I have a friend who, several years ago, really wanted to get married. She was in a hurry because the clock was ticking on her ability to bare children. She had been dating this one guy on and off for years. But she knew him too well, and knew all the reasons that she couldn’t marry him, all the habits that annoyed her, and all the arguments that they had over and over until they had become boring. She dated a lot of other guys, the one who she dumped because they were on a long car ride and she shared with him a story about something that she felt passionately about and then asked his opinion, and he replied, “Oh I don’t know, I wasn’t really listening. I was thinking about something else and just kind of tuned you out.” (EJECT.) And there was the guy who she really liked and, on paper, he checked all the boxes: he treated her like a queen, he had a loving family, he was fun to be with and really cared about her, etc. etc., but he lived on the West Coast – it was important that he live near his family, I think he was in the family business – and she lived on the East Coast to live near her family, which was important to her, especially if she was going to start having babies soon. She asked my opinion about how to reconcile this and I told her I didn’t really think she wanted to reconcile it: he wasn’t going to change and neither was she. Later, she asked why I didn’t think she was ever meeting The Right Guy and I told her what one of my wisest friends told me once: the Right Guy isn’t the perfect guy or someone you can make perfect; the Right Guy is the one who, you know all his annoying habits, and you accept them; although they bother you, you still love him so much that it’s worth enduring the dirty socks on the floor or whatever. A year later she married the guy she had been dating off and on, and now she has several children, and is very happy.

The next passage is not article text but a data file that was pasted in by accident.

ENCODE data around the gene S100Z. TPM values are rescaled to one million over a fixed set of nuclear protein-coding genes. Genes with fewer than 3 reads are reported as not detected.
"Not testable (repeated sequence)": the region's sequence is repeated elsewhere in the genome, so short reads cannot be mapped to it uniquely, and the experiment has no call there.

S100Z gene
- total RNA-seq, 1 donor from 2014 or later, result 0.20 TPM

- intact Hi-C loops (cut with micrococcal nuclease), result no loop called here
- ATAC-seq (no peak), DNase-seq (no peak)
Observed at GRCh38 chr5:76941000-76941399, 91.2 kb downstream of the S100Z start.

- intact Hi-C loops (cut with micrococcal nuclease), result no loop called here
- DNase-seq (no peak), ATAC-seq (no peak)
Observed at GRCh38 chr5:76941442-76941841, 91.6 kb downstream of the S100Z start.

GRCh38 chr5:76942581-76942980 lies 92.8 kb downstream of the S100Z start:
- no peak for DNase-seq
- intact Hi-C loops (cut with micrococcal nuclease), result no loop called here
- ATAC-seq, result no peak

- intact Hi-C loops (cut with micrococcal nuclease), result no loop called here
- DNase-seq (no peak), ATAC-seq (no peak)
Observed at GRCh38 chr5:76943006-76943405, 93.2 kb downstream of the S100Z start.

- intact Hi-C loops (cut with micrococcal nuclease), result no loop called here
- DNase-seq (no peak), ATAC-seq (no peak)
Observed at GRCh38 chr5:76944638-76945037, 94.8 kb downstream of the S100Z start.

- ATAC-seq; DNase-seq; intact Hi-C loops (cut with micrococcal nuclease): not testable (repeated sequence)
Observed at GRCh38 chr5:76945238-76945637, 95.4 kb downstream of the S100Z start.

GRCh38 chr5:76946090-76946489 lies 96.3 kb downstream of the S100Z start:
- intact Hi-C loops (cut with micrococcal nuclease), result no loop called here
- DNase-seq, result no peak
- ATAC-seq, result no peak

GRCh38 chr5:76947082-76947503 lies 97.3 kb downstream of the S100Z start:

And that is what the journey is, when you are seeking your life’s purpose, I suppose, that you are not searching for the perfect job or mission or whatever; you are looking for one that you like enough that the little annoyances seem a reasonable price for the rest of the package.

And yet I still adopted this book, this distraction. Which means, I guess, that I’m not willing to accept that I have reached the top of my tower yet.